You may all be familiar with Richard Carmona - he is a Vietnam Veteran, former US Surgeon General who then became highly critical of the Bush Administration over its political interference with scientific findings, and is currently running for Senate in Arizona against Tea Party candidate Jeff Flake. However, Richard Carmona has also had an amazing interaction with my family that I feel I must share with all of you.
Back in 2003 when Dr. Carmona was Surgeon General, he gave an interview with the New York Daily News, where he discussed the people who helped him achieve his career success. In that interview, he singled out my late grandfather, Sal DiGrande. I never met my grandfather, as he died of melanoma skin cancer in 1977, 3 years before I was born. But before he died, he was a public school teacher in the Bronx at De Witt Clinton High School for decades. By chance, my aunt saw the Daily News article in March of 2003 and read the interview, where Dr. Carmona credited my grandfather and another teacher Ed Blau with encouraging him to avoid dropping out of school. She showed it to my mother and both of them were overcome with surprise and pride, and continued to watch his career from afar.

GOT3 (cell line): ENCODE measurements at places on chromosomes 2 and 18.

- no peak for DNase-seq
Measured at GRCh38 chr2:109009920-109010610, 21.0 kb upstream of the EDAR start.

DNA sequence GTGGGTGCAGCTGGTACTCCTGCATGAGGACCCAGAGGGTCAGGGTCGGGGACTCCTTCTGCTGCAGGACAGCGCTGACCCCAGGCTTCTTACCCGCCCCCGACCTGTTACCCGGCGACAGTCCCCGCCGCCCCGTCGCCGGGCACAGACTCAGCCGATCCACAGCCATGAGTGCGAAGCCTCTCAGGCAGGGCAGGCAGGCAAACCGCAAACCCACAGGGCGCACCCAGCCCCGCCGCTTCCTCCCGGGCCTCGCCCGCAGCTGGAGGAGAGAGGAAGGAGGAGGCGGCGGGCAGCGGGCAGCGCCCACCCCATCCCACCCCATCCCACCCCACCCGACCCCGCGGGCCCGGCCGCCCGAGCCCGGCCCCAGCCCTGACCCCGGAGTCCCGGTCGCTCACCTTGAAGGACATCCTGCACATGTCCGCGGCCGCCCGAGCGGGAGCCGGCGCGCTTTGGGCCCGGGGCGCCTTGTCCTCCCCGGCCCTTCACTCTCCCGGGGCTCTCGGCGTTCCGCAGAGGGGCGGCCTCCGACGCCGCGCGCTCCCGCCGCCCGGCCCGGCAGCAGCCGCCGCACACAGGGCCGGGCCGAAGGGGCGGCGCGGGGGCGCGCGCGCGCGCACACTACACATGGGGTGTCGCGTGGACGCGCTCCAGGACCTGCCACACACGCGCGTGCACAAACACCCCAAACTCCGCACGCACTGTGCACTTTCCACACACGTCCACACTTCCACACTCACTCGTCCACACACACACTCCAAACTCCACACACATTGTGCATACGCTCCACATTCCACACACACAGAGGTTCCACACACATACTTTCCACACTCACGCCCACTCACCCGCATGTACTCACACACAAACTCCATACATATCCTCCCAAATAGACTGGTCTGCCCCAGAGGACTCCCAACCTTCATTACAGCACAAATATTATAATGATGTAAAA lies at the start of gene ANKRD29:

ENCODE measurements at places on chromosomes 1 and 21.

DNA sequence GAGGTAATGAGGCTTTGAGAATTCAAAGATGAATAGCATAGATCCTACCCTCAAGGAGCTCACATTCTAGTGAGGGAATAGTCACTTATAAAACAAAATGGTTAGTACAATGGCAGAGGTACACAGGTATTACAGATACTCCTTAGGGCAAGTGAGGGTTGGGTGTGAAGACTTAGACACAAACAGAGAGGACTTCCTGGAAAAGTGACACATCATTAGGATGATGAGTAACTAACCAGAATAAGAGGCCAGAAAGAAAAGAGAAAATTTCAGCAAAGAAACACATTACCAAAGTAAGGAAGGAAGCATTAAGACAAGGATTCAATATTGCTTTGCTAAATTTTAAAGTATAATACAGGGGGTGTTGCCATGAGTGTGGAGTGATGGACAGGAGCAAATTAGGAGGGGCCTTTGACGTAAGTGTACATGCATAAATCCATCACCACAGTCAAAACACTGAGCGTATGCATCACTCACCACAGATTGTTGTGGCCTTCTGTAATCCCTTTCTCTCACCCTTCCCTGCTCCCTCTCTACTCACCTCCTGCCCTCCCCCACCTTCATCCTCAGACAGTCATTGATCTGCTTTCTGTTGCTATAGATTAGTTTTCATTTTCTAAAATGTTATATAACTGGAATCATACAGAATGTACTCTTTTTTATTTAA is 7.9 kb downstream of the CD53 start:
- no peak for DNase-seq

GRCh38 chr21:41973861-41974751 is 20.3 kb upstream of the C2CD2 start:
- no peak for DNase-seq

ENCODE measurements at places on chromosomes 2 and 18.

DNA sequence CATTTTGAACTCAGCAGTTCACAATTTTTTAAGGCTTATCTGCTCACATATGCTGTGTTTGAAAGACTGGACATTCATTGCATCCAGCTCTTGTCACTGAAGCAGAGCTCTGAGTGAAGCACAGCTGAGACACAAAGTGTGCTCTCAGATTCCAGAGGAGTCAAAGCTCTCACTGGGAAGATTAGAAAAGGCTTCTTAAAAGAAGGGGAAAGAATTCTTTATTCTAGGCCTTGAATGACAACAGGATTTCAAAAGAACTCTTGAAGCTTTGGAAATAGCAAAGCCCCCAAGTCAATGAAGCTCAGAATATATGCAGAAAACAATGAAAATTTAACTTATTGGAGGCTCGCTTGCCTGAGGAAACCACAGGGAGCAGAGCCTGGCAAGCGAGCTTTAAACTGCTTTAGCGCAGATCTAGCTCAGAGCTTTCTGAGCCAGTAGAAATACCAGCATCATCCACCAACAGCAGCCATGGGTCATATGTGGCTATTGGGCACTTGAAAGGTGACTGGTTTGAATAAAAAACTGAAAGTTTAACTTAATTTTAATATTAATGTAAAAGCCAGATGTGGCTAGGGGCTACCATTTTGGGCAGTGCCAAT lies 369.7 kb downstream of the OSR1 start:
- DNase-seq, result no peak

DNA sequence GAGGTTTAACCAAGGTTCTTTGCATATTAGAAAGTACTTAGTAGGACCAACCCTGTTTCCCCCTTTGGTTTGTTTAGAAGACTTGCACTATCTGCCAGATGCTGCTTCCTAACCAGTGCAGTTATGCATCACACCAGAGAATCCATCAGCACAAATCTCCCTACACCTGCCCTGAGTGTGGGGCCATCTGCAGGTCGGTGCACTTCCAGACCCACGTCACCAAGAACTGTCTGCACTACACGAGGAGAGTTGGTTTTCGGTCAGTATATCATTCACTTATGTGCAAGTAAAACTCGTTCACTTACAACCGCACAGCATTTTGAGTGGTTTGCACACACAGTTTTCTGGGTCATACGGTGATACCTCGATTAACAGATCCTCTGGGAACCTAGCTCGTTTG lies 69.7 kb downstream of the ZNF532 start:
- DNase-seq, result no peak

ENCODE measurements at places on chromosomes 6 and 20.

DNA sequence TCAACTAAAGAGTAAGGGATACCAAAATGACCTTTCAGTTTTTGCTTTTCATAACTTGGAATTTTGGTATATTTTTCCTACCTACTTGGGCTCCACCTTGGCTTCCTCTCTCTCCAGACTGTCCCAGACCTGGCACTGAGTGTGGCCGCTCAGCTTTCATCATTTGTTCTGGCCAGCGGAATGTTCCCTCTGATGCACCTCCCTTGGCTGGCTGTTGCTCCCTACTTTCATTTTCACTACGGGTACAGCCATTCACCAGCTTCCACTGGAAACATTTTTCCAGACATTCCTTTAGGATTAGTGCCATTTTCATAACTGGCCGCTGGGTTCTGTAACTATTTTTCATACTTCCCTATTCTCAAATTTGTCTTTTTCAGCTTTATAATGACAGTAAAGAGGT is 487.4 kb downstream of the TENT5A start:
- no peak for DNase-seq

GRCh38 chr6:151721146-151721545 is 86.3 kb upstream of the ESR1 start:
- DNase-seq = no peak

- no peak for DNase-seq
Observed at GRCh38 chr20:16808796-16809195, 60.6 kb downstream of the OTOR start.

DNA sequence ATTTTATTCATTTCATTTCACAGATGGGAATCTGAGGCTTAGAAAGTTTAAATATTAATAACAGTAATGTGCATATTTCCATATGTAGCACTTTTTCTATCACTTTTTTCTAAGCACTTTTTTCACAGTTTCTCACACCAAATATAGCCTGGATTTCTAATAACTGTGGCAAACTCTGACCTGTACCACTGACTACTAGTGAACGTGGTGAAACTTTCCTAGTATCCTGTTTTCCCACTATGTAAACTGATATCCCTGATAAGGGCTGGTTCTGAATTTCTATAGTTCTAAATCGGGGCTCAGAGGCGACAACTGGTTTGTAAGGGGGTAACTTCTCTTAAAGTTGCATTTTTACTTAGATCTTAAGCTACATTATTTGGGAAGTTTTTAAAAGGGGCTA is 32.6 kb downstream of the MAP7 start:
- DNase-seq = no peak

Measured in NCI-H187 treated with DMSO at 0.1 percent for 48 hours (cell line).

Fast forward to last weekend. I come from a family of strong Democrats who donate to several Democratic politicians, and this year with Dr. Carmona running for Senate, my mom sent him a donation online and attached a note saying how she is my grandfather Sal's daughter and she saw Dr. Carmona mention him in the interview and she wished him luck in his Senate race. Literally 5 minutes after the donation was made, Dr. Carmona personally called my mother to express his gratitude for the guidance given to him by my grandfather. He told my mother that his office forwarded him my mother's note and that he has been trying to track down my grandfather for years to thank him for teaching him the importance of education and for being a great teacher and that he owes a lot of his success to my grandfather's support. He didn't know that he had died and said that if he were alive he would want to put his arms around him in thanks. My mom was overwhelmed that a Senate candidate would take the time off the campaign trail to call her personally and, suffice to say, it affected her greatly.
So the takeaways from this story are that teachers can be among the most important drivers of success for their students, like for a disadvantaged Puerto Rican child from the gritty 1970's New York who rose to be the Surgeon General of the United States and hopefully a Senator shortly, and great teachers should always be appreciated. And also that Rich Carmona is an amazing individual and we need to do everything we can to help him win his Senate seat 3 weeks from now.